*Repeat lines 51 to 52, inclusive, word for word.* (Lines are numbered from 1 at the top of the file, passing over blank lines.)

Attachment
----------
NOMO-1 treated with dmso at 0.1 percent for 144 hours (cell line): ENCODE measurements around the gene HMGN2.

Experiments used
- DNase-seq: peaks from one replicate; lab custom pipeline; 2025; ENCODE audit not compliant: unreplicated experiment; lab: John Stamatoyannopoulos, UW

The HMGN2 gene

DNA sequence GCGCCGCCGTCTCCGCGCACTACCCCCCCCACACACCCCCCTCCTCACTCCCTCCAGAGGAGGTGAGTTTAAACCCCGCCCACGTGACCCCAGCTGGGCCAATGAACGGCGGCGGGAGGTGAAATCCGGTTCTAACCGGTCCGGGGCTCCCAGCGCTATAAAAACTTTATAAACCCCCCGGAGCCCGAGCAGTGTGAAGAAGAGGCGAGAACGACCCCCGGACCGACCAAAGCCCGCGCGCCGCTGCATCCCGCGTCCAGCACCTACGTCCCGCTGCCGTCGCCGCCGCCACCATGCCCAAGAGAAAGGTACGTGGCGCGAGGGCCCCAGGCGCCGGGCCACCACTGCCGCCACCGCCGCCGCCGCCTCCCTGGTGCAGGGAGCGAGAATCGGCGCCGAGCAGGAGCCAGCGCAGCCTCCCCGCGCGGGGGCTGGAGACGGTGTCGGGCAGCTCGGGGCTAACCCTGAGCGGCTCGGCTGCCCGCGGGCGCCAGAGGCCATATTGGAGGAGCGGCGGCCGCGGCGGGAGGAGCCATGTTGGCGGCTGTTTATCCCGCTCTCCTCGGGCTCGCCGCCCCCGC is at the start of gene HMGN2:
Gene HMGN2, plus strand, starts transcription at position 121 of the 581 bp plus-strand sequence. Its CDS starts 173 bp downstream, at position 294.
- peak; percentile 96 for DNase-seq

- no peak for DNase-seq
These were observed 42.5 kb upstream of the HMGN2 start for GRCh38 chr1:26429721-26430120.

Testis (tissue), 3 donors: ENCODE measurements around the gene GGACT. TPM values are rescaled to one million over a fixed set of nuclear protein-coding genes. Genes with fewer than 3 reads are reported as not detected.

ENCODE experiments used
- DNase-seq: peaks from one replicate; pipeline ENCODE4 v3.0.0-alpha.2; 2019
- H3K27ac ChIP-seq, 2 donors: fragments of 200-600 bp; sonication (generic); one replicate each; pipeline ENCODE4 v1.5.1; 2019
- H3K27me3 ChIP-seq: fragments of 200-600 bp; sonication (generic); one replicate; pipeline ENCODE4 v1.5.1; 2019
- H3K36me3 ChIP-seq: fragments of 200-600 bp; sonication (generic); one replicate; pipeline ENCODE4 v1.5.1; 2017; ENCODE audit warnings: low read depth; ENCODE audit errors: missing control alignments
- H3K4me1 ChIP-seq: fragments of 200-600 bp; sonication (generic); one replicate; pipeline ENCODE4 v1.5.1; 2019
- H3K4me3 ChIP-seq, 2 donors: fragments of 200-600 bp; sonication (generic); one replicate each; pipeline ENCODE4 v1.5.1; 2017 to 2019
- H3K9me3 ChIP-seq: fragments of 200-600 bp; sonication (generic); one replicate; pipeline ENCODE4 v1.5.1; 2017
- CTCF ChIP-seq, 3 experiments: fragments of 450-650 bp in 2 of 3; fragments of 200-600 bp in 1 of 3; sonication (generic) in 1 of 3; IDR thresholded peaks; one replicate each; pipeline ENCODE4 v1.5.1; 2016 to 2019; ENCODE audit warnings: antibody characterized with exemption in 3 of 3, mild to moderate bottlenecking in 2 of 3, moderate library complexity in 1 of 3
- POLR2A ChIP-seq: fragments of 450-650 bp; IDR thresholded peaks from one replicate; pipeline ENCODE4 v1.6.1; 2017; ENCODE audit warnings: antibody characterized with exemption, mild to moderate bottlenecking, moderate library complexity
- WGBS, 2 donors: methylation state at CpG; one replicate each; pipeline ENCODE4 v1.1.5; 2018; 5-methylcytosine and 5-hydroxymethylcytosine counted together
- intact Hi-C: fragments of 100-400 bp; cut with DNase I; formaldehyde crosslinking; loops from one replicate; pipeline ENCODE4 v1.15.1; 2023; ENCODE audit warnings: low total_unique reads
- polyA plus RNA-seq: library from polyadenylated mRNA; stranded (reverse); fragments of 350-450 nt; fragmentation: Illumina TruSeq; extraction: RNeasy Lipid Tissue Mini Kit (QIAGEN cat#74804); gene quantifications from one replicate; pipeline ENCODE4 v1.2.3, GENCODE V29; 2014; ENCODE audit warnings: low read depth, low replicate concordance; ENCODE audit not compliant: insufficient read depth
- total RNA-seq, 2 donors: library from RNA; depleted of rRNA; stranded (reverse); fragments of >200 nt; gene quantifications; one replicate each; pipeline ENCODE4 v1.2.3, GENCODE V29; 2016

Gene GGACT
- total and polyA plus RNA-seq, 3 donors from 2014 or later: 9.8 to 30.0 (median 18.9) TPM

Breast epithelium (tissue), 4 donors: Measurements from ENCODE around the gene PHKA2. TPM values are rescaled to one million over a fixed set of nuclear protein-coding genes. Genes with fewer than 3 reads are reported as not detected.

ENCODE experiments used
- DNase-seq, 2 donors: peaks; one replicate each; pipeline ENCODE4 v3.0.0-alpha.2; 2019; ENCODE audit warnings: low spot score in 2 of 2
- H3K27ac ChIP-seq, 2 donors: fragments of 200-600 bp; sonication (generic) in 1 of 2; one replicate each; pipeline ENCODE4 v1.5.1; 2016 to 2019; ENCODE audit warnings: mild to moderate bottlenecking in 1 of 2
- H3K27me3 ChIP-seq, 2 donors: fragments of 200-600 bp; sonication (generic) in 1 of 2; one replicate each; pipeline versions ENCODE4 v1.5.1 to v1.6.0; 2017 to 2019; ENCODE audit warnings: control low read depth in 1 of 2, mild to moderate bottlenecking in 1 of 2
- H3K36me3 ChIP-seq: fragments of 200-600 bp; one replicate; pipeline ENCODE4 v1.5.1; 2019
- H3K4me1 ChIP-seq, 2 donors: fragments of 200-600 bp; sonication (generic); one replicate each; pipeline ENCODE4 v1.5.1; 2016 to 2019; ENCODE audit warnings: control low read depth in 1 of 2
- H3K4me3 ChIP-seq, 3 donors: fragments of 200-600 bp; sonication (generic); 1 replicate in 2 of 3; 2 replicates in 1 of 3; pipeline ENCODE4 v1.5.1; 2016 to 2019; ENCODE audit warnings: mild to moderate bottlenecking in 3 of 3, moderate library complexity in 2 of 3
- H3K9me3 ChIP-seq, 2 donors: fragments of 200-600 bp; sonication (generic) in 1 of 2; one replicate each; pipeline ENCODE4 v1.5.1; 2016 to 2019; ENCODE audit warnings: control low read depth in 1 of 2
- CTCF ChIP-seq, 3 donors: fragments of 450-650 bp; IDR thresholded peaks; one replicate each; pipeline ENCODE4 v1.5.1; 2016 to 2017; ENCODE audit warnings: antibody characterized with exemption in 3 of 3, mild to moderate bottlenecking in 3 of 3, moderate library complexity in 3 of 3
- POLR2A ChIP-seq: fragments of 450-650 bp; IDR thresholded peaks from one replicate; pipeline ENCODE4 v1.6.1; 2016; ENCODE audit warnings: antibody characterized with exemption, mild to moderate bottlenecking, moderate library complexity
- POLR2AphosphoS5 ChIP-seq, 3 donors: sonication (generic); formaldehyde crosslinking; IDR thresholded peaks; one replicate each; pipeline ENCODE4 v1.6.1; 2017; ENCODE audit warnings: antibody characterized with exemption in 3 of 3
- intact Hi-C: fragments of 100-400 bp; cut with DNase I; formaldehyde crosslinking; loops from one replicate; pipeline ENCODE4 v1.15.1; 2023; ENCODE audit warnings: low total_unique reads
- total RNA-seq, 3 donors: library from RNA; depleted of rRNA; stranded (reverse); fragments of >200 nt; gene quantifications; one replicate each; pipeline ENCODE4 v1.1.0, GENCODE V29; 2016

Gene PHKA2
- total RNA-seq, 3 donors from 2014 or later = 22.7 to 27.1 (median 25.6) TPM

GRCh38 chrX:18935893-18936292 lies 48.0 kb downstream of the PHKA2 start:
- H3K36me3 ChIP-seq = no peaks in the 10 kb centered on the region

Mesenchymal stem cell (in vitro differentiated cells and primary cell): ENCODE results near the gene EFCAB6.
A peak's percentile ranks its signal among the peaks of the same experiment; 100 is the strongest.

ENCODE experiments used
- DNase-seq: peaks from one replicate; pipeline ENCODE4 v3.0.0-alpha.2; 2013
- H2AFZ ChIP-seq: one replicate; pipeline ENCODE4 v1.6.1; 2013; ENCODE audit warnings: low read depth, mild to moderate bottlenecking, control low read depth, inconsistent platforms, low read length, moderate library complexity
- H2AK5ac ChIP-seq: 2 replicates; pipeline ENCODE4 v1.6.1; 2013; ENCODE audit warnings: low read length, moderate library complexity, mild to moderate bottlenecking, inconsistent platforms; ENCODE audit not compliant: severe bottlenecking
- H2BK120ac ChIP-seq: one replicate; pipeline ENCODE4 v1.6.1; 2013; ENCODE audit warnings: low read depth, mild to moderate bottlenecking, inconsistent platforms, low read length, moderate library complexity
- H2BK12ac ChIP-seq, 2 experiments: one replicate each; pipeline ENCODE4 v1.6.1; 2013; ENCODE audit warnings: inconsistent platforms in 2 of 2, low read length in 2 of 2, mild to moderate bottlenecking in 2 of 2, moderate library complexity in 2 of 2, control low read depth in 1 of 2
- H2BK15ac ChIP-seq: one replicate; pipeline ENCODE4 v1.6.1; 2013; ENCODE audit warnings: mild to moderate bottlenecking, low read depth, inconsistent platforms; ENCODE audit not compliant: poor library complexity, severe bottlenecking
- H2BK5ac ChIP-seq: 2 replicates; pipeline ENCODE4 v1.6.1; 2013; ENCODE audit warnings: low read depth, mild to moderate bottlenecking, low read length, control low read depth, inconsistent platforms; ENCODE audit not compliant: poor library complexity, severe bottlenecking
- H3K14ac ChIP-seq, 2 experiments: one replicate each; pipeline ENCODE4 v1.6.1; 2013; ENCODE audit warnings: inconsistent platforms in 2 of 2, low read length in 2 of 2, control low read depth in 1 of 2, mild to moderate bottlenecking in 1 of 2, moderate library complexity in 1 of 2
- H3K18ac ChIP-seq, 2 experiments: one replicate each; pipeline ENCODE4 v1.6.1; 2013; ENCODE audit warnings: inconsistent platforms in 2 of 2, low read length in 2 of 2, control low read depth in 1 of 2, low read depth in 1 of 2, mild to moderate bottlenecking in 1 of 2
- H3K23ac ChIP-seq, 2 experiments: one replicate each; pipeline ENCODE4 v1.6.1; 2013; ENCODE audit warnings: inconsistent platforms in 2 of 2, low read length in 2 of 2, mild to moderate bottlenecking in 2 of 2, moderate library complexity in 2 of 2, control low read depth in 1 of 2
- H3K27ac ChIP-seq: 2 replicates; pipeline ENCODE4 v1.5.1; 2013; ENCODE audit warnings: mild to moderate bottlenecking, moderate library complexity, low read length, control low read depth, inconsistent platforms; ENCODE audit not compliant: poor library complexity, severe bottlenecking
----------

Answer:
- H2BK120ac ChIP-seq: one replicate; pipeline ENCODE4 v1.6.1; 2013; ENCODE audit warnings: low read depth, mild to moderate bottlenecking, inconsistent platforms, low read length, moderate library complexity
- H2BK12ac ChIP-seq, 2 experiments: one replicate each; pipeline ENCODE4 v1.6.1; 2013; ENCODE audit warnings: inconsistent platforms in 2 of 2, low read length in 2 of 2, mild to moderate bottlenecking in 2 of 2, moderate library complexity in 2 of 2, control low read depth in 1 of 2